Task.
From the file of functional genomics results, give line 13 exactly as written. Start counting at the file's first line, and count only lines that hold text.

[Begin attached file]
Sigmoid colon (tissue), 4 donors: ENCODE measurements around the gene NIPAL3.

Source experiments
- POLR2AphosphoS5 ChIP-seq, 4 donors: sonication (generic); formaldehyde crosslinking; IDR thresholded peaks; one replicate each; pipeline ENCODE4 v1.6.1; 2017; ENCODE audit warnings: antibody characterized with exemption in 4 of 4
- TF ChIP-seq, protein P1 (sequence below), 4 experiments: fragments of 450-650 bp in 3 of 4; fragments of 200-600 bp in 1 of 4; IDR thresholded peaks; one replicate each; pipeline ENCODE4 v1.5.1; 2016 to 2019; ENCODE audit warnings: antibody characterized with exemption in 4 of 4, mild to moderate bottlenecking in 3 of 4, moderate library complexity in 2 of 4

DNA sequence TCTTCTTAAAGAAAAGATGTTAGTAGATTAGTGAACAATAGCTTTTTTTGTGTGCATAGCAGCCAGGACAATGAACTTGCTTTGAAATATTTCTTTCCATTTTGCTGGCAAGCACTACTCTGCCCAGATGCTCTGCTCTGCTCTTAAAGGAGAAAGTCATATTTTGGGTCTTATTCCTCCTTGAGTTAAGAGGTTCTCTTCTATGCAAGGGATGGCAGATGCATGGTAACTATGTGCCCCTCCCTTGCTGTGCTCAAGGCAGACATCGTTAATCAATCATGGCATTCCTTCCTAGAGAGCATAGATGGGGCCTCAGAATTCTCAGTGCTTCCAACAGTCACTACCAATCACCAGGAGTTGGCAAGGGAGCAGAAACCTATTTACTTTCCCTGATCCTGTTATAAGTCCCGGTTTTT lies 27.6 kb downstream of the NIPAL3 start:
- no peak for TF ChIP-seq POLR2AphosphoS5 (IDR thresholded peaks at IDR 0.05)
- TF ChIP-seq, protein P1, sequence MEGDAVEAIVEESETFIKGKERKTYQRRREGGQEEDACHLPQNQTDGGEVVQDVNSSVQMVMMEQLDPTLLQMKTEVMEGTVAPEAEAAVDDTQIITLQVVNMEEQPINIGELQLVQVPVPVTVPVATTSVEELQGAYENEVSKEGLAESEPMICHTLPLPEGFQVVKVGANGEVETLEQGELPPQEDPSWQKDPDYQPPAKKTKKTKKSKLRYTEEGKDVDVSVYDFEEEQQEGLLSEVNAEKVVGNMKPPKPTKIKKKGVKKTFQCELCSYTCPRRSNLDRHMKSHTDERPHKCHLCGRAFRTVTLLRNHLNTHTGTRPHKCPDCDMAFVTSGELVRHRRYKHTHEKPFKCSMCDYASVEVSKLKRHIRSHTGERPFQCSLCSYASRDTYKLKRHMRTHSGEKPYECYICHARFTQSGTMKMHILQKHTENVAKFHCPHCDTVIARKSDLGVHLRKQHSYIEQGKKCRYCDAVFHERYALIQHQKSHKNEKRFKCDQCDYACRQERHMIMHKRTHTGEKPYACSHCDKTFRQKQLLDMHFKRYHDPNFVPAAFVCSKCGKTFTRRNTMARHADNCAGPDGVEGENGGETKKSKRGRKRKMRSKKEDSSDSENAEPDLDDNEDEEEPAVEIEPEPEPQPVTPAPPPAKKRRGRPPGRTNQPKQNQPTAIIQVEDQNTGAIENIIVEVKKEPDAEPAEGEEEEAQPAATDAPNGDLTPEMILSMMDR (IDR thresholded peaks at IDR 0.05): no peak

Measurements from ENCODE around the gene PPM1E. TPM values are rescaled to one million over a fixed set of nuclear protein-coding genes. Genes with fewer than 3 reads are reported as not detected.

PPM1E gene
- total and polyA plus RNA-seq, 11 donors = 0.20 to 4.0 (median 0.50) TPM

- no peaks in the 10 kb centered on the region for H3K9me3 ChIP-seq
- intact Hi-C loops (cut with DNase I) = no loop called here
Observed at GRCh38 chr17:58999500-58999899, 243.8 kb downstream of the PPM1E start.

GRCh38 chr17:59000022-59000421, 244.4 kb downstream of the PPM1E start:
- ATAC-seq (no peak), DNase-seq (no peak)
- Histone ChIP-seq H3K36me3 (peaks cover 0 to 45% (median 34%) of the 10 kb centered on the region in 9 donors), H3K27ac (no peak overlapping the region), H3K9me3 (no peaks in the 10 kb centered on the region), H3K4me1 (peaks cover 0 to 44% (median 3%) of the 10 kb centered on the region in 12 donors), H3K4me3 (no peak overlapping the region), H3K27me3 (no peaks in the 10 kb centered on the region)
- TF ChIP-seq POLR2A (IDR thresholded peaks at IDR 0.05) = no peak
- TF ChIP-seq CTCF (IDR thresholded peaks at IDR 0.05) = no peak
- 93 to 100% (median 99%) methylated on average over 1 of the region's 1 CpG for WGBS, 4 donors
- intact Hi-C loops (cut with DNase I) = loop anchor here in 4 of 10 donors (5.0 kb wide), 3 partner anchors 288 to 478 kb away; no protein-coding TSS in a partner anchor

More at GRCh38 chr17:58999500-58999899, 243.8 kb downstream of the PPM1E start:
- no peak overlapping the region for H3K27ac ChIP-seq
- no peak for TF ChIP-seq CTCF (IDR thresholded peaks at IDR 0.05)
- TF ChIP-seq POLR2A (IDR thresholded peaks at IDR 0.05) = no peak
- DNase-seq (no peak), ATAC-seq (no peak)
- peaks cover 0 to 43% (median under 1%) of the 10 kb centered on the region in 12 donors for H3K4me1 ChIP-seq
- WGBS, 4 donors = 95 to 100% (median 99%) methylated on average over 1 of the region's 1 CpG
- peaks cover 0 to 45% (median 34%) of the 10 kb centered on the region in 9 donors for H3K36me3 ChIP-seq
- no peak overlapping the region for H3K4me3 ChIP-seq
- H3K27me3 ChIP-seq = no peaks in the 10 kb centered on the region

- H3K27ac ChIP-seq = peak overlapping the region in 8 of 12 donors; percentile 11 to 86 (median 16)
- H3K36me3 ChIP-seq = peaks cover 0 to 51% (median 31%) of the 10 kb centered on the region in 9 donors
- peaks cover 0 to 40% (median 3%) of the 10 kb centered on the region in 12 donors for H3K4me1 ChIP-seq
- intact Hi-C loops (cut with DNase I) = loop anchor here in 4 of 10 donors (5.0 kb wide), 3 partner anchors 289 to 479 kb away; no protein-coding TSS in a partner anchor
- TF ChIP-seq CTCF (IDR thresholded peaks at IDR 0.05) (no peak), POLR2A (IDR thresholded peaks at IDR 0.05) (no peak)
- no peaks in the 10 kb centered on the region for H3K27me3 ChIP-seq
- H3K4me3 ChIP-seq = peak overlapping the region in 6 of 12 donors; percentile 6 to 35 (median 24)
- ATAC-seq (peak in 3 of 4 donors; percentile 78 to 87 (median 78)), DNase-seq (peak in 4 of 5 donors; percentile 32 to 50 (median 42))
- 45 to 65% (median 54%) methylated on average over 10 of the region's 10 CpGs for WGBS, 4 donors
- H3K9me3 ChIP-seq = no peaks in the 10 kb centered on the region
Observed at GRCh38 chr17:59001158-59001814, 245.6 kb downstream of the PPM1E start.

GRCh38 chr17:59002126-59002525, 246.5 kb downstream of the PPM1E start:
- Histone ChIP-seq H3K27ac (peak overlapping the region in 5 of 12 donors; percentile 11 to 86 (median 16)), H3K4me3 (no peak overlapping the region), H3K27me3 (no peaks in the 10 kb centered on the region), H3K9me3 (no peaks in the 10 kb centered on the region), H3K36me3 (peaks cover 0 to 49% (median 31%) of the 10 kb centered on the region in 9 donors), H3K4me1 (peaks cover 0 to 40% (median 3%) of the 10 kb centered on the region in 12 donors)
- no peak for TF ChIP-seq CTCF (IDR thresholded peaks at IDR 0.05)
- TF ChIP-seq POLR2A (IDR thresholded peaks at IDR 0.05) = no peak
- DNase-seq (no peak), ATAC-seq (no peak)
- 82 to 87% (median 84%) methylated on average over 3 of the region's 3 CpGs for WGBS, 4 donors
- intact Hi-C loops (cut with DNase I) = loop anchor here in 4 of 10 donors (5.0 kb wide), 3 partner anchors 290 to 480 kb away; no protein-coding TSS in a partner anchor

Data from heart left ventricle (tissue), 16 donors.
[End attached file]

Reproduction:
Observed at GRCh38 chr17:58999500-58999899, 243.8 kb downstream of the PPM1E start.